Using music to navigate a familiar theme of the rebellious kid, Coco journeys through the land of the living and the dead with a healthy sense of self-awareness that keeps things emotionally engaging.
Along the way, notable figures and traditions – often used as pop culture props – take the spotlight and are reoriented to their rightful cultural place. It may have taken an uproar and controversy after Disney pulled some tone-deaf (read: massively stupid) moves, but the final version of Coco is more rooted in the culture from which it’s vivid tale arises. Coco does a great job of mixing the magical and practical traditions with recognizable family drama and disagreement.
Miguel is a young boy with a love of music and the desire to be a musician. The only problem is, he’s growing up in a close-knit family unit with only one hard-and-fast rule, NO MUSIC. The ban on music is multi-generational and non-negotiable. No one in Miguel’s family (living or dead) wants to hear about his dream of singing and playing the guitar. His dreams and ambition are pitted against his family’s traditions. It makes for a story that’s highly relatable and emotional – possibly more so because of the animated storytelling elements.
Miguel’s expected to join the family business and settle into a music-free life. The onscreen dynamic is loving, smothering, and has a familiar feeling that older audience members will relate to even as young watchers are lured in by the bright colors and the easily accessible world. There’s more than one theme vying for center stage in Coco but they all balance one another and come together to tell the story of a family that’s visually and contextually relatable.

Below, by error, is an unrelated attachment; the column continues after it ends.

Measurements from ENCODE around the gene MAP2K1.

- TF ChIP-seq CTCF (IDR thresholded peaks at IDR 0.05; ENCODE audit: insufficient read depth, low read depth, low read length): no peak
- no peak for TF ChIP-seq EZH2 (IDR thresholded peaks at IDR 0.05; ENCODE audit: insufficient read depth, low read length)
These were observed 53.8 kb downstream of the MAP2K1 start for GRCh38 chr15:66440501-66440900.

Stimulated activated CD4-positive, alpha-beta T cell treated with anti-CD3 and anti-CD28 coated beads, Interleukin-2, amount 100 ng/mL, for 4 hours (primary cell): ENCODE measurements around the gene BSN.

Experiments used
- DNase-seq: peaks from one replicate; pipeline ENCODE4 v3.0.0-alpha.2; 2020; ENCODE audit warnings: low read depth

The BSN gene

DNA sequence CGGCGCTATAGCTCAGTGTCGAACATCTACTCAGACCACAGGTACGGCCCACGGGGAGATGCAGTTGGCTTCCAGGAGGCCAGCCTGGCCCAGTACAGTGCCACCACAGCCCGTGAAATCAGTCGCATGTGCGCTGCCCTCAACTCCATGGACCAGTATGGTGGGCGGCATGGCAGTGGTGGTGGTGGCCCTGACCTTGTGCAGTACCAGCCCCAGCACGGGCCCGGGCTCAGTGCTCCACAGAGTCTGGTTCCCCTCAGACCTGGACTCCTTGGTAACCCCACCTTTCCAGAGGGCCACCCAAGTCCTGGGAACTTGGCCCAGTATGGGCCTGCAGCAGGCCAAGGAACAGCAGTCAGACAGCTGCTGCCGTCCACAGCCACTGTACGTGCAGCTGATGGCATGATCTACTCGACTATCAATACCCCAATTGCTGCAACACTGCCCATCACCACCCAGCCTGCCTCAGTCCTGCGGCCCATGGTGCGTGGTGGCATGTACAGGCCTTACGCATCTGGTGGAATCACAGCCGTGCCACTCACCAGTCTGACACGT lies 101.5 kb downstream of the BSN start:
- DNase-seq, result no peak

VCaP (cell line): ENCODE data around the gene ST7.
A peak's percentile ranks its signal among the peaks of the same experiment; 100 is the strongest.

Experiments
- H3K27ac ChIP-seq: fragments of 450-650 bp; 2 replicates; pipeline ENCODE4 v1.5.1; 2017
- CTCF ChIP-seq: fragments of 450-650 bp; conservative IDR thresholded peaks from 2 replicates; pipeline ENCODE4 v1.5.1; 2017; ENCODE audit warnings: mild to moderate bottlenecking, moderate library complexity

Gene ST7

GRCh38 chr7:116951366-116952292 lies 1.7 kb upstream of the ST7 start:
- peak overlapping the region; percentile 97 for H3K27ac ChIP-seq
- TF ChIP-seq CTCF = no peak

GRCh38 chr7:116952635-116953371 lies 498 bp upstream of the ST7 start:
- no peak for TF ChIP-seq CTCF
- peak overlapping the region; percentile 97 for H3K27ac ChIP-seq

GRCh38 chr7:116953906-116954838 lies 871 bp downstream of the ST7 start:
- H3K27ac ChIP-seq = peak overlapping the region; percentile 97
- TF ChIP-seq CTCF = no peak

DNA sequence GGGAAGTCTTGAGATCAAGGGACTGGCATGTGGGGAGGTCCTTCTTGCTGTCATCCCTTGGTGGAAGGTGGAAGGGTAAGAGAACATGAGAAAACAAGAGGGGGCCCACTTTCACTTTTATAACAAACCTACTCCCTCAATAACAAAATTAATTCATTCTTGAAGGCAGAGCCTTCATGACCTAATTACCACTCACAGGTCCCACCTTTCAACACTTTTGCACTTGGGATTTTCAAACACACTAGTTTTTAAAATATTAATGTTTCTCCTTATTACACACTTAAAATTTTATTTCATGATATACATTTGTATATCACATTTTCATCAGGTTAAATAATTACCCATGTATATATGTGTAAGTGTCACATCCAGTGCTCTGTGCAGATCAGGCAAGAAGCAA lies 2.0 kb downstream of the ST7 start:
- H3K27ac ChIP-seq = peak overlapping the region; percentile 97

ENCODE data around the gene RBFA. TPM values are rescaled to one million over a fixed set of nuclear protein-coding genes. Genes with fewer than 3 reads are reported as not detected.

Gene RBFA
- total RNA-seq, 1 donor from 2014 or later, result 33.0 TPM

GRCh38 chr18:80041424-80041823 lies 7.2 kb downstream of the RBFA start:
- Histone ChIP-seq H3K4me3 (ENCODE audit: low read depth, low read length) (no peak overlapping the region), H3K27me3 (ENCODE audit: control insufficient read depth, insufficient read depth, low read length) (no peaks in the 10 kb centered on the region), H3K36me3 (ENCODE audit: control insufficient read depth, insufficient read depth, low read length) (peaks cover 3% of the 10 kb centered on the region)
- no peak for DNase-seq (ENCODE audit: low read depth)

His elders feel they have good reasons to steer the family clear of music and musicians; but once Miguel discovers what he believes to be a connection between his family and his hero, music legend Ernesto de la Cruz, he acts impulsively to challenge his family’s rules and triggers a curse that takes them all on a journey deep into the land of the dead and their own past.
Miguel must travel through the Land of the Dead to undo the curse, before sunrise, but things become more complicated when he again runs face first into his family’s aversion to music. He runs away from them in search of his hero and what he hopes will be unconditional support. The story is simple in the best Disney/Pixar way possible. By that I mean there are jokes, high jinx, touching moments and a mystery that everyone can see coming from ten miles away but unfolds in a way you’re interested in watching play out. The music does a wonderful job of keeping this film moving forward at a quick pace and adding subtle cues and flavor to the storytelling.
Without overplaying its hand, Coco reveals and explains many story elements and cultural themes as the mystery of Miguel’s past unfolds. Their importance to tradition and culture add a depth and humor to what’s essentially the story of a boy running away from home and head-first into trouble.
The entire mystery is woven around Dia De lost Muertos and the tradition of welcoming/celebrating one’s ancestors who’ve returned to visit from the Land of the Dead. These elements of myth, legend, and culture aren’t a gimmick. I was amused and fully engaged by this film’s witty moments. Unlike too many other movies, Coco feels like its coming from an authentic place and hopes to tell its story while honoring closely held and deeply cherished Mexican tradition. Every frame is colorful, vibrant, and breathtakingly full of life. This family dynamic and traditions are the glue that holds this magical tale together.
Coco has a message and multiple morals to its multi-layered story but when it’s all said and done, Coco is about family.
It’s perfect for a trip to the movies after you wake up from plate three of Thanksgiving dinner.
Overall Rating: 4 out of 5